Spinal Column: Legislation will cut down on scrap metal theft

By Sen. Mike Kowall
15th Senate District

Scrap metal theft has become a pervasive problem in Michigan. Catalytic converters, air conditioning components and even sewer grates are stripped and sold. Residents in target areas have taken to fencing in air conditioning units on roofs to deter potential criminals.

In 2008, Michigan changed the law to crack down on scrap metal thieves. Secondhand and junk dealers were required to obtain the identification and thumbprints of individuals selling scrap metal and to maintain records of sale. In addition, the state enacted criminal penalties and civil fines and established guidelines for monetary damages suffered.

Even with the increased regulation and penalties in 2008, scrap metal theft continues to be a challenge for law enforcement. According to a 2012 study from the National Insurance Crime Bureau, Michigan ranked 10th in the nation for scrap metal theft insurance claims between 2009 and 2011.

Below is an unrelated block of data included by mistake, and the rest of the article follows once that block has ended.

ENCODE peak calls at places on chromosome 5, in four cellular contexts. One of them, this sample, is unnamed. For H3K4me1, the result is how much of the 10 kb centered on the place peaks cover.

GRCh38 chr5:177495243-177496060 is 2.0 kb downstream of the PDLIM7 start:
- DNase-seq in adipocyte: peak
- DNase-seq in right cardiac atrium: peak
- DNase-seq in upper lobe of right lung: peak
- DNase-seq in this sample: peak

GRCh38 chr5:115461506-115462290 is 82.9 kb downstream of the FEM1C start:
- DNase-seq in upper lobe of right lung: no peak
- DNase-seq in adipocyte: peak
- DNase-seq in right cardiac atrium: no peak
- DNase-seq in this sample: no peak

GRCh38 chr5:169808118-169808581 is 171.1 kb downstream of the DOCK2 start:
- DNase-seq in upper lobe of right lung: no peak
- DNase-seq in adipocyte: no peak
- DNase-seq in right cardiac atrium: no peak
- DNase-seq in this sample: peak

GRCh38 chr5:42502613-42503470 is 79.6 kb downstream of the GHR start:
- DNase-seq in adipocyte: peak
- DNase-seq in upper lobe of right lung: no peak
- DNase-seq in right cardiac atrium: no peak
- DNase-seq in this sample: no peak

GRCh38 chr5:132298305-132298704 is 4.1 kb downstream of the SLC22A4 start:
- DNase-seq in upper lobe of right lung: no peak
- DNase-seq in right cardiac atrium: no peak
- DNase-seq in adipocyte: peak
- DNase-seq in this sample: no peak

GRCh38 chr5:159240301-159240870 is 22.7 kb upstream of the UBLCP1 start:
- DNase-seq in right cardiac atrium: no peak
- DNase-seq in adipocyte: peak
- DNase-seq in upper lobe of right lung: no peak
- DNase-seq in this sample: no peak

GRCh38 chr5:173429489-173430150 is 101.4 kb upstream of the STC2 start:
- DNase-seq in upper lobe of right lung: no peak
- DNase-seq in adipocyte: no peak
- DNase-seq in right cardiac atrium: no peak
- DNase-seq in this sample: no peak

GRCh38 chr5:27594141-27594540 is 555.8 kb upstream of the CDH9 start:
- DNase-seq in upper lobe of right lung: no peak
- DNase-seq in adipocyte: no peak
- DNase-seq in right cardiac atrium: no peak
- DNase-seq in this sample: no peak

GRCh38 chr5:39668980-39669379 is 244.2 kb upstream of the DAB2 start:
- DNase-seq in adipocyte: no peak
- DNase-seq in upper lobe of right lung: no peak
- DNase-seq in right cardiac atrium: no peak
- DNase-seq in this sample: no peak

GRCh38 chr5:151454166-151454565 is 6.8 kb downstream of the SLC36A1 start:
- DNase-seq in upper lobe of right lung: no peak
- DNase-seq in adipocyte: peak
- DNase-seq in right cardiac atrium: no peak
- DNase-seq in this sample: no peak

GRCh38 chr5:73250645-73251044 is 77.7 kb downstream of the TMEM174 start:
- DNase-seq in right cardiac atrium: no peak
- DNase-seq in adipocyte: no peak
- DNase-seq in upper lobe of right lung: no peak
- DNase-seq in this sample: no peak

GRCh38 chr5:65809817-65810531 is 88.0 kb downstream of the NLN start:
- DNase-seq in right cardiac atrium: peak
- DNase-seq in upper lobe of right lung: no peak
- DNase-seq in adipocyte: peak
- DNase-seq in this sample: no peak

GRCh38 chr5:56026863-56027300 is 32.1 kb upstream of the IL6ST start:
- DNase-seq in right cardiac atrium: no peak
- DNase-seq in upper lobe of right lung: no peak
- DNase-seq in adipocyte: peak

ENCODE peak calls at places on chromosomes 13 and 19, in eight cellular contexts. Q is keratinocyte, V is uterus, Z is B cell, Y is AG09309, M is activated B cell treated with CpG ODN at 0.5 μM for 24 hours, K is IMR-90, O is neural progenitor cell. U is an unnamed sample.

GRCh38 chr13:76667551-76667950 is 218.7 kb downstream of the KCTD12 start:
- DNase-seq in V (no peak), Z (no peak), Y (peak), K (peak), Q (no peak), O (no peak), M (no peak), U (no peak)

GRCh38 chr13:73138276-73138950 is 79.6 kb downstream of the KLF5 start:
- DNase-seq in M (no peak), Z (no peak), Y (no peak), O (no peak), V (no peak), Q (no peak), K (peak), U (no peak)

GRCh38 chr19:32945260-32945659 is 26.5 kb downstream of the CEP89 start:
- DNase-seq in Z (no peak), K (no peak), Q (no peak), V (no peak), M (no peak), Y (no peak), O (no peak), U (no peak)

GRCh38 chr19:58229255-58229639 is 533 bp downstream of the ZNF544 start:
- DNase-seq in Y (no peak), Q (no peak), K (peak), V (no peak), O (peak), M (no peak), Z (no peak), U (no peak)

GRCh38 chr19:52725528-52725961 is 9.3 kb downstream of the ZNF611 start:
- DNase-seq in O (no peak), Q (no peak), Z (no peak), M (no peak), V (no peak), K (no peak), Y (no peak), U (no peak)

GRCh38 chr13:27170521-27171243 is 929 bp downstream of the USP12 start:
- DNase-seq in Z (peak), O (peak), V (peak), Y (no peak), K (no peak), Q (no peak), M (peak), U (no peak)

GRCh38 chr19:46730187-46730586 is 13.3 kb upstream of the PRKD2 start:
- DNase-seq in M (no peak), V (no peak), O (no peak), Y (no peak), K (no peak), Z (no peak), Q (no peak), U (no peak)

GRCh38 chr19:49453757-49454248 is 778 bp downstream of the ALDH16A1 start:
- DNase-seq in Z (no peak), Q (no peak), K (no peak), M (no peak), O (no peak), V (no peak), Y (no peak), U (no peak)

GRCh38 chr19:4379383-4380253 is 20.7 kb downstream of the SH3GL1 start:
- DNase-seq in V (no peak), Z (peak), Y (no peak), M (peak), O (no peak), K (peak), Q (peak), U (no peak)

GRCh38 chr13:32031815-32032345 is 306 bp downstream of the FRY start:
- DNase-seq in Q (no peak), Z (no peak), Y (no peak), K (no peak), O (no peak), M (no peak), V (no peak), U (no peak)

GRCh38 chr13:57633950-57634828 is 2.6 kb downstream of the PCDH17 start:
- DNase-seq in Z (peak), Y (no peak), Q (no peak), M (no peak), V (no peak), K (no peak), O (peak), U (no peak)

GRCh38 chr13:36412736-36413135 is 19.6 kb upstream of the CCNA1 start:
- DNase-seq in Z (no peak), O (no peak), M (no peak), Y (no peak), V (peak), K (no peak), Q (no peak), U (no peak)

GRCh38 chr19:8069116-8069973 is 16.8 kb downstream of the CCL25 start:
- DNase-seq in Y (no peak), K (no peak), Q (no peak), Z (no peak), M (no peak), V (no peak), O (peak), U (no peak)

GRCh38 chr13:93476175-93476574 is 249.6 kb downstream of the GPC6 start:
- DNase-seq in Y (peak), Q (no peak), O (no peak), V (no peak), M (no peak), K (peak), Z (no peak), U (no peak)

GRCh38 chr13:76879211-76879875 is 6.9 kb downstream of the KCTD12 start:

A measure before the governor will further strengthen the law.

House Bill 4593 will require the following:

  • Payment by mail for all scrap metal purchases in excess of $25 by check, money order, electronic transfer, encrypted receipt or payment card. This applies to catalytic converters, air conditioners and copper wire.
  • For all scrap metal purchases, a digital photograph of the metal and the purchaser, along with the purchaser’s fingerprints, kept at the scrap yard where the purchase was made.
  • A state police database that will provide law enforcement with details of recent sales activity of scrap metal. Information directed to the reporting system will identify the product and quantity sold and the name and other identifying information. Penalties for not reporting information to the database will be $500 for a first offense, $1,000 for the second offense, and $5,000 for the third offense.

The purpose of this legislation is to create a paper trail.  A stipulation in the measure requires the State Police on October 1, 2016 to report to the Legislature on the effectiveness of the law. This will give lawmakers the ability to review how it’s working and make any necessary changes.

This column first appeared in the Spinal Column. Senator Mike Kowall, R-White Lake, is the chair of the Senate Economic Development Committee. He serves the citizens of the 15th Senate District, representing western Oakland County.